It is no secret that the nuclear energy industry has been targeted in the past by cyberattacks. Most of these attacks, however, were not on power plants but on other facilities. Such incidents include the Stuxnet attack against Iranian Uranium enrichment plants and other similar (but thwarted) attacks against Iran's nuclear energy program. For some time now, cybersecurity experts in the field of cyberwarfare, like myself, have known that there have been cyber incidents affecting global power plants. Now International Atomic Energy Agency (IAEA) Director Yukiya Amano has officially confirmed this to the world.
In a statement reported by Reuters, IAEA director Amano acknowledged a significant cyberattack on German and South Korean nuclear power plants. The attack in South Korea occurred in 2014 against Korea Hydro & Nuclear Power Co. Ltd. According to Korea Hydro, noncritical data was stolen from their systems. The data itself may have been noncritical, but the fact that hackers were able to access internal networks of nuclear power plants is a cause for concern.
The second incident, which occurred in Germany, was far more alarming, especially in light of Stuxnet's damage. In April 2016, the Gundremmingen plant, which belongs to the RWE utility company, discovered numerous viruses in its systems. Although the company asserts that no major operations were affected, the reality is they were just very lucky.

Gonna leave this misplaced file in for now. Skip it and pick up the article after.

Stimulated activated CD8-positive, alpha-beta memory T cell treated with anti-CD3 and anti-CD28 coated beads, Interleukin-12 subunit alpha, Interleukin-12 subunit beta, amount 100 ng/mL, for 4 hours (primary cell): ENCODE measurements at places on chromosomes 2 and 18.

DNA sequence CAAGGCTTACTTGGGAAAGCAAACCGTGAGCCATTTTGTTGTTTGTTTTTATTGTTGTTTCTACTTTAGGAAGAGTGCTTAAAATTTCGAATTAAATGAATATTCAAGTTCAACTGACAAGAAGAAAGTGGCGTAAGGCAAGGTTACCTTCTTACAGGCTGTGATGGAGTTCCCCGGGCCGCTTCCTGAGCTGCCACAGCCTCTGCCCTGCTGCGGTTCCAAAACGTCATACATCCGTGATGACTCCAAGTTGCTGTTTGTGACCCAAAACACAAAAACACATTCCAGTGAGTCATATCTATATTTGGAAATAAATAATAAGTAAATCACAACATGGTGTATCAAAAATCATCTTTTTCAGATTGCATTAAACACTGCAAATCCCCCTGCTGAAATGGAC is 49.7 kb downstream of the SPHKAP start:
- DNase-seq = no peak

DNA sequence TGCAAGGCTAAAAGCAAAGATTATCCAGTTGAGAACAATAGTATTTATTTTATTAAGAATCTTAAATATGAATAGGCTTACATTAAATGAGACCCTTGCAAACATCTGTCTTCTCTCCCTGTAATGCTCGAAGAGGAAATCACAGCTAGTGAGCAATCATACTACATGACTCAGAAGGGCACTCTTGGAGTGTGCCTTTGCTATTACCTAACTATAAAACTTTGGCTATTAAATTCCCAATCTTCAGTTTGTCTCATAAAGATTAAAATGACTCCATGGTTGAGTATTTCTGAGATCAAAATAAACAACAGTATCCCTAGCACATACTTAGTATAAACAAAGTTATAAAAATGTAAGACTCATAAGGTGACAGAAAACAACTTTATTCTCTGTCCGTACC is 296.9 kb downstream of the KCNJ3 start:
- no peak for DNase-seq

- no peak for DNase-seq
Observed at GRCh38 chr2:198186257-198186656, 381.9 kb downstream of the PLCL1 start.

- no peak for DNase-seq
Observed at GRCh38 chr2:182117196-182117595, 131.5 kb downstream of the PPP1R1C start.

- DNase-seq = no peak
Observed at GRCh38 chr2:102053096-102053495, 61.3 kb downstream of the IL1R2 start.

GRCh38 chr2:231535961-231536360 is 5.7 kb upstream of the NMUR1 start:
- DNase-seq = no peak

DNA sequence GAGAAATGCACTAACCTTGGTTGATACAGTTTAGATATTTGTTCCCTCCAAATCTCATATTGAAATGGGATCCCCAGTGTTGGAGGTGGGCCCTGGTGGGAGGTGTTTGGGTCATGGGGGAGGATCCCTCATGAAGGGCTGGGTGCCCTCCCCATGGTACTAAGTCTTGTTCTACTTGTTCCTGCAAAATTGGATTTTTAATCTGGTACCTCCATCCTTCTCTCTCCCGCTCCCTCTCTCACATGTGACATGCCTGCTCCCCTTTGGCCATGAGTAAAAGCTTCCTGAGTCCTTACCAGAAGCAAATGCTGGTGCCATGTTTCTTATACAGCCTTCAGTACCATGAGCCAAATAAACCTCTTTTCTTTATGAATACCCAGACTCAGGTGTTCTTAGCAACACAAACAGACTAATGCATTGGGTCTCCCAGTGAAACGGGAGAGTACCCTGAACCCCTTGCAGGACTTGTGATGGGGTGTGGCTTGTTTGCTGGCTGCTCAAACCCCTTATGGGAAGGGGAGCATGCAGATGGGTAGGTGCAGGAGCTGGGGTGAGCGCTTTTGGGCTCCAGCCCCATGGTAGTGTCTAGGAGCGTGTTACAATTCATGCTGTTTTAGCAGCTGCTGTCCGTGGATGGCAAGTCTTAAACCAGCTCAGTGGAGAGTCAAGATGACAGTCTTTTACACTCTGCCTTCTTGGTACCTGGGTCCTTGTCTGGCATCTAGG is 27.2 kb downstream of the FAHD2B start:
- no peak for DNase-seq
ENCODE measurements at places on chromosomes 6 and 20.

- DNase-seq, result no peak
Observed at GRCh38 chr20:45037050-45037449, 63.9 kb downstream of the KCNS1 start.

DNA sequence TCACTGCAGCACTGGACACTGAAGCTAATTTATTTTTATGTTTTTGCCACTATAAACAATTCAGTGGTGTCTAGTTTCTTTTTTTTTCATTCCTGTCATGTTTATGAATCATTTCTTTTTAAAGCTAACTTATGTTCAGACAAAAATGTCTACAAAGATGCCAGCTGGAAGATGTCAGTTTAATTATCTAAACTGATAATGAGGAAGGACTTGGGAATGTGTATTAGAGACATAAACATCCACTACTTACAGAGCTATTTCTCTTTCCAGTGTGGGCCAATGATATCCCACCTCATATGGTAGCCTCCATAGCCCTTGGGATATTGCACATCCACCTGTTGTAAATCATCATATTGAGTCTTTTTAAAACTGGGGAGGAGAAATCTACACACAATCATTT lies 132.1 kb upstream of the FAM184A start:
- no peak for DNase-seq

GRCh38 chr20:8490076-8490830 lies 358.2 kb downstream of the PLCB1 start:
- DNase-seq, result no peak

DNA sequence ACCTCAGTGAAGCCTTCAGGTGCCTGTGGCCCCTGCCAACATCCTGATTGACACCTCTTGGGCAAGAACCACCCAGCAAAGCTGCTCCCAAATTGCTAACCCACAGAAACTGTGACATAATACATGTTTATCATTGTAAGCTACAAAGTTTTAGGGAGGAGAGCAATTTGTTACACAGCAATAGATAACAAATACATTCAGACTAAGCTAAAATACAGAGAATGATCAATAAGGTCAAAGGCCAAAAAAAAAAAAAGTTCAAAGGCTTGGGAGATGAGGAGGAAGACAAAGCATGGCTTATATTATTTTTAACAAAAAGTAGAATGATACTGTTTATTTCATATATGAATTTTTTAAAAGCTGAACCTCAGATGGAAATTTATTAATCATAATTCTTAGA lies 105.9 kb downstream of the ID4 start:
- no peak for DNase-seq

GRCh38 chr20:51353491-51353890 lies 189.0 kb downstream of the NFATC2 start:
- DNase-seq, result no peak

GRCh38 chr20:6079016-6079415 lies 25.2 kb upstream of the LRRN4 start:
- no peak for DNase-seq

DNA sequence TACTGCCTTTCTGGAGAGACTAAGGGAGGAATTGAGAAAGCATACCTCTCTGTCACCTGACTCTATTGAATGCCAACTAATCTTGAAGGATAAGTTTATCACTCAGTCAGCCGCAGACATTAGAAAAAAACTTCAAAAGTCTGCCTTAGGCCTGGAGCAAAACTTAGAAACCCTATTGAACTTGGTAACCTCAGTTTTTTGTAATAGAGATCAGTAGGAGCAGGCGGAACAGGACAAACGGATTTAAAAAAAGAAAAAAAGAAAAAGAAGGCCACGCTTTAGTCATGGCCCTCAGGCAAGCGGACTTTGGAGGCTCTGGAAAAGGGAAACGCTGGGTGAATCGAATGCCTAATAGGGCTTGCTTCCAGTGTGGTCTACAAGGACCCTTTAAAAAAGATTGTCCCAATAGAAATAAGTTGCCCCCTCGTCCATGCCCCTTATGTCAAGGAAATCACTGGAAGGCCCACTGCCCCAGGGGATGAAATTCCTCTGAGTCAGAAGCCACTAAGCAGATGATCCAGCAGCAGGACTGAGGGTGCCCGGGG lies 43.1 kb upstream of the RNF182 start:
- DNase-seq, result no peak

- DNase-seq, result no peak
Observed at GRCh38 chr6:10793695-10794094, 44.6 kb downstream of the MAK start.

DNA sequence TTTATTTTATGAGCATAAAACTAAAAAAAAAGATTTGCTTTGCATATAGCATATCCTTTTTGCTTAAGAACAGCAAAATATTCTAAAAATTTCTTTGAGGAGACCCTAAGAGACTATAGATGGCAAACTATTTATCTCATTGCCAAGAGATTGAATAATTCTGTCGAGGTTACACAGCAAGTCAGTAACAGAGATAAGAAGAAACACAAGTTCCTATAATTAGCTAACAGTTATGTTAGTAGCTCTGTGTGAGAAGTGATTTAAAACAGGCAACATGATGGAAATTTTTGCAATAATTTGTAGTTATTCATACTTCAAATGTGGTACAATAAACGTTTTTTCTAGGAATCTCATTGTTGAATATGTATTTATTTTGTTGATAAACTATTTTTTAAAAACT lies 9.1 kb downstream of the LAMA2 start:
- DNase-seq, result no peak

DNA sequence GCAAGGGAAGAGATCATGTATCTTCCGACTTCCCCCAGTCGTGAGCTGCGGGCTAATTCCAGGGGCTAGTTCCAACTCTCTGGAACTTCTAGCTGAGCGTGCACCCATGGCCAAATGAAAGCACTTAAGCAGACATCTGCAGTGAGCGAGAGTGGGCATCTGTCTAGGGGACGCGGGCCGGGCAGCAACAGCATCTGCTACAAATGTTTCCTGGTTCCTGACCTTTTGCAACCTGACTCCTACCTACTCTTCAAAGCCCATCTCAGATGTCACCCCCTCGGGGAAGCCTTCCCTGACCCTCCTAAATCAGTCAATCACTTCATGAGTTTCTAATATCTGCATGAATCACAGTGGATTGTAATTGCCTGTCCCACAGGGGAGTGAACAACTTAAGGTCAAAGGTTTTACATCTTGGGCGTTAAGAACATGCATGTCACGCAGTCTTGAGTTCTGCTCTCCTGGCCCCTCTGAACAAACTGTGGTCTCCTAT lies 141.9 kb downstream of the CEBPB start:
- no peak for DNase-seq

“This is not an imaginary risk,” Amano said. “This issue of cyberattacks on nuclear-related facilities or activities should be taken very seriously. We never know if we know everything or if it's the tip of the iceberg." His attitude is the proper one, because while a total shutdown of a reactor has not happened yet in a major metropolis, it very well could happen in the future. Cyberterrorism is a legitimate threat, and as the cyber battleground grows exponentially, it is only a matter of time before malware is coded with the capability of creating another Chernobyl.
Amano asserts that this issue is being taken seriously by the major entities governing nuclear security. The IAEA has pledged to assist 131 countries with security training, as well as radiation-detection devices. It is important that the IAEA not be the only one involved in the bolstering of defense mechanisms of nuclear energy. Cybersecurity researchers must consistently look for ways to prevent mass reactor shutdowns should the inevitable "doomsday" virus come into existence.
This is not paranoia anymore. This is reality.
Photo credit: IAEA, Felix Konig